"As a humanist school, we will pride ourselves on our teaching of religion. Other faith schools have agitated for and been given the right to discriminate against teachers and pupils who are not of the correct religion, but we will not. Our children will learn about all beliefs. Children can cope with the fact that adults believe different things. And we see nothing but good in the idea of a Muslim learning mathematics from a Sikh, or an atheist being taught English by a Catholic.It's a lovely piece, and may have you longing for the opening of a Dawkins Conservatoire with a catchment area near you. It links to something I wrote about recently – in light of the new academy school legislation (which we learn has been enthusiastically embraced by religious groups), is it time humanists and secularists went ahead and set up their own schools? In other words, if we can't beat them, should we join them? (Beckett even says this in his piece.) When I last wrote about this, the majority of commenters seemed to oppose the idea, on the grounds that it would mean going along with a bad system.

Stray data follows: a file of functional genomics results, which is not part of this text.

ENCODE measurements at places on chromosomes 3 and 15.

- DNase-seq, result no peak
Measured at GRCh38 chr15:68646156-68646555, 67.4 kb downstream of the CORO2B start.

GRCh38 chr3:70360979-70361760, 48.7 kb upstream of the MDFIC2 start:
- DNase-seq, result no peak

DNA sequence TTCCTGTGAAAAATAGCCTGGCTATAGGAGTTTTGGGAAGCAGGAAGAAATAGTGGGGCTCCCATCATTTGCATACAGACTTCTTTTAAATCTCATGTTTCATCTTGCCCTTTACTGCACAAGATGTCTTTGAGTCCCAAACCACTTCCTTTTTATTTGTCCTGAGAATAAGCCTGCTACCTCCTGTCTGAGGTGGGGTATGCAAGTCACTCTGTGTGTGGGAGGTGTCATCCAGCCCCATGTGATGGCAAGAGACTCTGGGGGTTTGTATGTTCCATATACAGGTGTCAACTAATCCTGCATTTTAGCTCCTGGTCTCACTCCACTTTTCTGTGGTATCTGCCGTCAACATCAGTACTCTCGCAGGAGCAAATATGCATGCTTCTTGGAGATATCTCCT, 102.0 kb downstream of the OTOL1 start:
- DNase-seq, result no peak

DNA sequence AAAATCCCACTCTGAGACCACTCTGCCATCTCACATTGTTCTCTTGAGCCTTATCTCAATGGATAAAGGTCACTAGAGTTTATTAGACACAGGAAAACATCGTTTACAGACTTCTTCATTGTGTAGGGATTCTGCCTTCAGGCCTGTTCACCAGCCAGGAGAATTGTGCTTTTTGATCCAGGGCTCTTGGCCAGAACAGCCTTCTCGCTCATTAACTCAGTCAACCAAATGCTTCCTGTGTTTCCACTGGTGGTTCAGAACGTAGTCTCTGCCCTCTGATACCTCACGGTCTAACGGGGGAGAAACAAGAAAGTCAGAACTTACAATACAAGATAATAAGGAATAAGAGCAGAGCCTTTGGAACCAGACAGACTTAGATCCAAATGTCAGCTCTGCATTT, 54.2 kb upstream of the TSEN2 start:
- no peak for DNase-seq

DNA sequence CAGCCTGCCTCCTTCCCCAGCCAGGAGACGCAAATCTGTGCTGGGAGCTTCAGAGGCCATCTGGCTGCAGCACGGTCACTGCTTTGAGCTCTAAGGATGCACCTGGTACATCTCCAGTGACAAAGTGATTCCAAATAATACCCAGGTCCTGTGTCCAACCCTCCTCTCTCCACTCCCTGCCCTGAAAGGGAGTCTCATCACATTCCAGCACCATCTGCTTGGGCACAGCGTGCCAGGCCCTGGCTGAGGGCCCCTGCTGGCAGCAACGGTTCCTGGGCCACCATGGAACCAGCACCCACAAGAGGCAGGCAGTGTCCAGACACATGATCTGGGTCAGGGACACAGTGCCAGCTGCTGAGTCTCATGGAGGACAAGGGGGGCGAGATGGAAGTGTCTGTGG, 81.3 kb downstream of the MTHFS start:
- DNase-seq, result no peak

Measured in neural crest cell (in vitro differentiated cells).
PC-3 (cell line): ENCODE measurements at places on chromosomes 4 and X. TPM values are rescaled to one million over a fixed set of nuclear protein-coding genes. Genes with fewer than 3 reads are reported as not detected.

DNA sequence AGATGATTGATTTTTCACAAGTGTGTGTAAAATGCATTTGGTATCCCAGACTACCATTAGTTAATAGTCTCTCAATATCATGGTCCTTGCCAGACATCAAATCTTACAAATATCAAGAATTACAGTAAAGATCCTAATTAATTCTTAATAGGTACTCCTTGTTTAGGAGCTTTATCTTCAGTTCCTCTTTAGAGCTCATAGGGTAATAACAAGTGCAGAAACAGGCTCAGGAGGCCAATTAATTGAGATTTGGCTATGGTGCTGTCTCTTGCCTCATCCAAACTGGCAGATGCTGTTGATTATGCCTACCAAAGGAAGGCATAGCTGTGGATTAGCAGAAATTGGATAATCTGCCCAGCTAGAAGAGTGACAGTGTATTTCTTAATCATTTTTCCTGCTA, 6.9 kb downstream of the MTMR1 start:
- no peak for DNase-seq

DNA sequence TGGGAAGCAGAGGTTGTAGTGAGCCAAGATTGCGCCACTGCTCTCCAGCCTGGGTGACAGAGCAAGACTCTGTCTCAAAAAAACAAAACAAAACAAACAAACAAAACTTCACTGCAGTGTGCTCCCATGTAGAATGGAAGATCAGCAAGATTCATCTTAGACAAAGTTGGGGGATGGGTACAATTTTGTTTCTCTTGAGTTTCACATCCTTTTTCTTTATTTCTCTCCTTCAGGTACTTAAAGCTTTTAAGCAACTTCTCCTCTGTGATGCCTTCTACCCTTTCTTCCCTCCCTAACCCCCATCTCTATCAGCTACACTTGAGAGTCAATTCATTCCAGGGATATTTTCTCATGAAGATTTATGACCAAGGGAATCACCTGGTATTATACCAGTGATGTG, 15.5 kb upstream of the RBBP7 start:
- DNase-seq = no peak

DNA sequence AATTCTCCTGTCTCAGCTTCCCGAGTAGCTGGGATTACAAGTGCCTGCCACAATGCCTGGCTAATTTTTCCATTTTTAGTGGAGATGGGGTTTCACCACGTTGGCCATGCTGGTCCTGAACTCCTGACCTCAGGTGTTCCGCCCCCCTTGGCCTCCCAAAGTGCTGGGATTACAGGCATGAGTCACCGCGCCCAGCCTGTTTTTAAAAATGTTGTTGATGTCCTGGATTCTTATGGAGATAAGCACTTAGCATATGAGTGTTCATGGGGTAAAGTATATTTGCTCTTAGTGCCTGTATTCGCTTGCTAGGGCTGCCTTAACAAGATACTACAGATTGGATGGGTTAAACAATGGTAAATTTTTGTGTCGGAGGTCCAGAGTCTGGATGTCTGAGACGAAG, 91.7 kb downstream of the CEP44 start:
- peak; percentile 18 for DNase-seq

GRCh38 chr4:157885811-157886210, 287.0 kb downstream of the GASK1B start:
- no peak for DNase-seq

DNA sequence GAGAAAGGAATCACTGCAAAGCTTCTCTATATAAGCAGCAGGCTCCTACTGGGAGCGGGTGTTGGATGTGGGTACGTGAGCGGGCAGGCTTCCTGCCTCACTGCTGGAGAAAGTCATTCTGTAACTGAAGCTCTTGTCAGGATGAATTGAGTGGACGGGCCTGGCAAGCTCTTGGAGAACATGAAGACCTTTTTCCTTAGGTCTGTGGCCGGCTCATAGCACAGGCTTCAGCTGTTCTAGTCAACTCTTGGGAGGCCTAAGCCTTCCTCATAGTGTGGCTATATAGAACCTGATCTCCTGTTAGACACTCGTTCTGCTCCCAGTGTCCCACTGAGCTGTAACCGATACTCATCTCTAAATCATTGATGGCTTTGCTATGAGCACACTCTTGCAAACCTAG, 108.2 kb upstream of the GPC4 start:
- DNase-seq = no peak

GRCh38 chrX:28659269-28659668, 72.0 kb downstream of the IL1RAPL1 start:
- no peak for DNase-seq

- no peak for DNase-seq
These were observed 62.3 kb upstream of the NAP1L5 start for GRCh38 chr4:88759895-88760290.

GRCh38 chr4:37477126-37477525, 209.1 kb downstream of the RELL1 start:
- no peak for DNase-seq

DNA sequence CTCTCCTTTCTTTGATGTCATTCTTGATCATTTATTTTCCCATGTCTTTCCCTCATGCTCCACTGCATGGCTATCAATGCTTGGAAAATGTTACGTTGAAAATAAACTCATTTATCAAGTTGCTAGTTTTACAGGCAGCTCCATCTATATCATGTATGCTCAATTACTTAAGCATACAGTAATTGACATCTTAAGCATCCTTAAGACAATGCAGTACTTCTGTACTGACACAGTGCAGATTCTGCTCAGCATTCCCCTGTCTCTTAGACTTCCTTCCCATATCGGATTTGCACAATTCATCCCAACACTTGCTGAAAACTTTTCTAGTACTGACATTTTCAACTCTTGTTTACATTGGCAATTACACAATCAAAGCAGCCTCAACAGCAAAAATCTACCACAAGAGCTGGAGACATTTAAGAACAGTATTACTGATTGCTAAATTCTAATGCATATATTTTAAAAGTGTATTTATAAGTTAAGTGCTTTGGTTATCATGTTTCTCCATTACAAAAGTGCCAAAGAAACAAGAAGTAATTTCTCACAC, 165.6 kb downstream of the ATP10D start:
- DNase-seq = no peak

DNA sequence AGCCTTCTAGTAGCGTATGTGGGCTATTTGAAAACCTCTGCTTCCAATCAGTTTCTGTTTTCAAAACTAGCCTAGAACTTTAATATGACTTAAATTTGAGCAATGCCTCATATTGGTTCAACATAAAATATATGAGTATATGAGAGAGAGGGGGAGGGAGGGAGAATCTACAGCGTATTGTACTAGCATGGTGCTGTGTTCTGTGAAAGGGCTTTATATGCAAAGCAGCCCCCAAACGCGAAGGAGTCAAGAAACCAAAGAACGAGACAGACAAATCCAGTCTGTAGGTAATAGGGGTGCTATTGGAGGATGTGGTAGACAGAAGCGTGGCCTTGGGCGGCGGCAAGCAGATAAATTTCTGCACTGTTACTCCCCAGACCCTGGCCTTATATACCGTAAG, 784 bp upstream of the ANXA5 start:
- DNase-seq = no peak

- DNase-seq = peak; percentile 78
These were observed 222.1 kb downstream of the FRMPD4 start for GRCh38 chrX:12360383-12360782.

So, no spying to find out whether a prospective parent had been guiltily sneaking into church. No demanding evidence of a subscription to New Humanist. Personal letters confirming faithlessness from Dawkins himself will get you nowhere. Even being the object of a fatwa will not get you in. If we are oversubscribed – which I confidently expect we will be – we will take pupils strictly on the criterion of proximity to the school."
This seems like a good time to pose the question again. If humanists could set up schools like Beckett describes, would you welcome it? Or would it still be an inadvertent endorsement of faith schools?